North Texas’ high-rise housing boom is spreading.
Last week developers broke ground on a 25-story condominium tower in downtown Dallas’ Arts District.
And this week, construction kicks off on a 29-story apartment tower in Plano’s $3 billion Legacy West project.
Now two high-profile Frisco mixed-use developments are planning for their own residential towers.
The Dallas Cowboy’s Star in Frisco project and the Frisco Station development next door have both added high-rise residential buildings to their plans.
The 240-acre Frisco Station is planning for a 20-story “urban living” building at Gaylord and John Hickman parkways.
The proposed high-rise would be part of a retail, restaurant, hotel and entertainment complex that Frisco Station developers are calling The Hub.
“We have had a lot of interest in this type of product so we are trying to keep all of our options open,” said Trey Sibley, general manager of The Rudman Partnership, one of the partners in Frisco Station.
Frisco Station developer Hillwood recently broke ground on a 4-story 300-unit apartment community called the Station House. The rental community just west of the Dallas North Tollway will be the first of almost 2,400 apartments planned in Frisco Station.
Frisco Station is also constructing a 7-story office building which will open this year. And work just started on two hotels with 300 rooms.
Next door at The Star, developers have filed new plans with the city for a residential building with a “minimum 17 stories.”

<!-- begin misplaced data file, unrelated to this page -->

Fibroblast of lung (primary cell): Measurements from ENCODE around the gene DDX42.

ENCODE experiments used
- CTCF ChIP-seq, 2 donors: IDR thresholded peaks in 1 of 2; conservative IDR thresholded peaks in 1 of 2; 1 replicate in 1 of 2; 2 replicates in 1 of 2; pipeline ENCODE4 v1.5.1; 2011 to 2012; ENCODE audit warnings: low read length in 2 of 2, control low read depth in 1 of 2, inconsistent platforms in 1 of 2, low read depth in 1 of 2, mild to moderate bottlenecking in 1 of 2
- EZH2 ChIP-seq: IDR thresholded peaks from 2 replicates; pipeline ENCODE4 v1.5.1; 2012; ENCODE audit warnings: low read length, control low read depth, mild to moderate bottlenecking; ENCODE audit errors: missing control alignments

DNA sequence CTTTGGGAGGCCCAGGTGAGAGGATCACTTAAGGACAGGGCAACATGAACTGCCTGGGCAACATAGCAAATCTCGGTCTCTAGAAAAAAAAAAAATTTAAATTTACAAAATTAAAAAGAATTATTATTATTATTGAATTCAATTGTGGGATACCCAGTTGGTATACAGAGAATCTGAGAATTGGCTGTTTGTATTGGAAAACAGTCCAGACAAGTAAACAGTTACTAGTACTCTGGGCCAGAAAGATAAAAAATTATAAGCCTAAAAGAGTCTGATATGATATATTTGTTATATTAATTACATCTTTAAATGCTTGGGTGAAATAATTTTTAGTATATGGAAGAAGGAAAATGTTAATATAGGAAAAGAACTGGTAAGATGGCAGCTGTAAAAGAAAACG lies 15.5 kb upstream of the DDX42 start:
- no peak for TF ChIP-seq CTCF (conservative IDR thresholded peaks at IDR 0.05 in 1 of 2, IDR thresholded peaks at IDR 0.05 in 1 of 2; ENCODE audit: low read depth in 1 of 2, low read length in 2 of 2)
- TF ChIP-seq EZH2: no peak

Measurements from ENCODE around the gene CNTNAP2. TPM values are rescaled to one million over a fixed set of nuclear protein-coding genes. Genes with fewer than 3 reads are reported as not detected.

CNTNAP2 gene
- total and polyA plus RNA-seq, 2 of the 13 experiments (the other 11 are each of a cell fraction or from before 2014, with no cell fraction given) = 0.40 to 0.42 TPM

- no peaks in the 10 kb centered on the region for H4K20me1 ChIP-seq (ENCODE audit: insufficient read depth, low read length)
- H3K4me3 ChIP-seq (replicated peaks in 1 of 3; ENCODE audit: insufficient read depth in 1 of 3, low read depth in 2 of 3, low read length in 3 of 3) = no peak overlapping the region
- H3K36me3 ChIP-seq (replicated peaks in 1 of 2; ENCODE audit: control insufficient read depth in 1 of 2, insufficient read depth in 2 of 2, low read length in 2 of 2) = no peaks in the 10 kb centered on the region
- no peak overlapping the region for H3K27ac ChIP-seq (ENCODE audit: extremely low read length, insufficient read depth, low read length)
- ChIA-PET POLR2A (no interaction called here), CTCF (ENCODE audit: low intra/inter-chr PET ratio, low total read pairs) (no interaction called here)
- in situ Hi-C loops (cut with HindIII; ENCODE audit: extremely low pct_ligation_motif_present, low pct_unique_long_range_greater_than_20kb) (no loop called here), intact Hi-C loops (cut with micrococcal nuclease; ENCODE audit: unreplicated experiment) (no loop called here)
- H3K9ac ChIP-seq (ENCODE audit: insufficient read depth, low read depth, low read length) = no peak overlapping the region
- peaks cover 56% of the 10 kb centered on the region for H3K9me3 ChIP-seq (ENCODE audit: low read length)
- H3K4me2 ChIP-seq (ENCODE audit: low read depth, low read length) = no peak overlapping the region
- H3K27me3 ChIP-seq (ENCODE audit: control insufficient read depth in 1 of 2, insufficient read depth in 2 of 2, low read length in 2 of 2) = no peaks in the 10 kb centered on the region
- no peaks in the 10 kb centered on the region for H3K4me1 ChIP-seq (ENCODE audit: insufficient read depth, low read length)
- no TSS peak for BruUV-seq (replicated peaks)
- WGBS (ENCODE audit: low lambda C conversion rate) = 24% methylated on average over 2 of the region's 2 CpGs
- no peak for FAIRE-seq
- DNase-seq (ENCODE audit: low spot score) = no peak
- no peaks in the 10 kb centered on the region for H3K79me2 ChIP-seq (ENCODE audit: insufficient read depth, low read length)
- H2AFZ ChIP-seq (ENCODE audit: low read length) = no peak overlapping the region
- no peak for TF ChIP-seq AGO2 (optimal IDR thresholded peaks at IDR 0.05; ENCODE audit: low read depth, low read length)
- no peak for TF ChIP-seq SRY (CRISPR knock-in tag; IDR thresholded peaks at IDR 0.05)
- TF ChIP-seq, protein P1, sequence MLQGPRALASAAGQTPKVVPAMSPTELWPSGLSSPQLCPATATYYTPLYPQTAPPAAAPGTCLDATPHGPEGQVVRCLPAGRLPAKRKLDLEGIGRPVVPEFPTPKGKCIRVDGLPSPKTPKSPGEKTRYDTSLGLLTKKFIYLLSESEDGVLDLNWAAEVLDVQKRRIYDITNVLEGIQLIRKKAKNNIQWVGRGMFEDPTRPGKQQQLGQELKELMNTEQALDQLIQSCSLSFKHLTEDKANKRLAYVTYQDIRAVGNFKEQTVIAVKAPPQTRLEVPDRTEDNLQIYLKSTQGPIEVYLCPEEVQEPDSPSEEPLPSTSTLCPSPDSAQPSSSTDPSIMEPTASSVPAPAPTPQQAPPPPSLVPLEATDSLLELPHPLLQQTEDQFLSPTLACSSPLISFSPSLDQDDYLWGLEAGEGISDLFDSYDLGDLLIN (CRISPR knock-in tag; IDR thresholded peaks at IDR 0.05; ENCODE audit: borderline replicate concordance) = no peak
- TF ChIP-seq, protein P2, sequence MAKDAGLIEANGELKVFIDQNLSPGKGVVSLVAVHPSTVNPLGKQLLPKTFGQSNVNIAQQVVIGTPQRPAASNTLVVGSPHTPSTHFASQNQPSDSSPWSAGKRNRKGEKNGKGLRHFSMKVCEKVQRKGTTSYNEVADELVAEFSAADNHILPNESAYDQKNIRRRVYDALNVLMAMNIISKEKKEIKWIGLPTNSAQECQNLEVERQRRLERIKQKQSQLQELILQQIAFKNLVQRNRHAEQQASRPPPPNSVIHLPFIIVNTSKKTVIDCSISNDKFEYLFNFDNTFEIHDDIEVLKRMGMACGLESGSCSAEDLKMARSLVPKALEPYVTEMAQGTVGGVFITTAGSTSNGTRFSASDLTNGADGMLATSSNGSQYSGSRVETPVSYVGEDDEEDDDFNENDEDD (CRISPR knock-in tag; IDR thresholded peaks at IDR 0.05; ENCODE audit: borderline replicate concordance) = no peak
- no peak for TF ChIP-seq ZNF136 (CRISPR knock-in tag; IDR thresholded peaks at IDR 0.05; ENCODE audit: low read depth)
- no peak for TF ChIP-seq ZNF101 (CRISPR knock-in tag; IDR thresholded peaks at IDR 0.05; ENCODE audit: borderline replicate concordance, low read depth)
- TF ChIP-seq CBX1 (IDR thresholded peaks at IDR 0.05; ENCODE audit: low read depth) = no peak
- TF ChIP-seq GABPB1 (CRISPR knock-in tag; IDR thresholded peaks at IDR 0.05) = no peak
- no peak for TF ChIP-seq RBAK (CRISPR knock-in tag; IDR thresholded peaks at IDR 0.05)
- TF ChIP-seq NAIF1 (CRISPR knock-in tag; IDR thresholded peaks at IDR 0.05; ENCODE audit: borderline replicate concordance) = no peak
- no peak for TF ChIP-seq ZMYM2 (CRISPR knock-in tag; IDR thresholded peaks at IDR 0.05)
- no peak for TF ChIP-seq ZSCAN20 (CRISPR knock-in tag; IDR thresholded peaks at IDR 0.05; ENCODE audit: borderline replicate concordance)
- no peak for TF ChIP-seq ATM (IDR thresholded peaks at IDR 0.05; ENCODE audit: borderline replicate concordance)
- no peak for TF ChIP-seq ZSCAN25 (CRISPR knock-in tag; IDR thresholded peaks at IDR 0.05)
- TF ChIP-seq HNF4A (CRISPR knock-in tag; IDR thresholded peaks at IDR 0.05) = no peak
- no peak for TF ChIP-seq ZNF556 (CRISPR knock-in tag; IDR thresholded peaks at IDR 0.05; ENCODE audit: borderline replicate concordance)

A spokesman for The Star said Monday they couldn’t comment at this time on the proposed residential high-rise.
Along with the Dallas Cowboys football team’s headquarters and practice facility, the $1.5 billion Star project includes the 12,000-seat Ford Center athletic and event venue, a multi-tenant office building, a high-rise Omni Hotel, sports medical center, shops and restaurants.
Currently there are almost a dozen high-rise residential buildings either under construction or announced in the Dallas area. Most of the projects are located in Dallas’ Uptown, downtown or other close-in neighborhoods.
“Places like Plano and Frisco, with already established job bases plus retail and entertainment districts, are locations where the introduction of comparatively dense housing development now makes sense,” said Greg Willett, an apartment industry analysts with Richardson-based RealPage. “High-rise apartments probably won’t become the dominant choice in these markets, but they do make sense as an attractive option for some.”
A residential tower with a minimum of 17 stories is being added to plans for the Dallas Cowboy’s Star in Frisco project.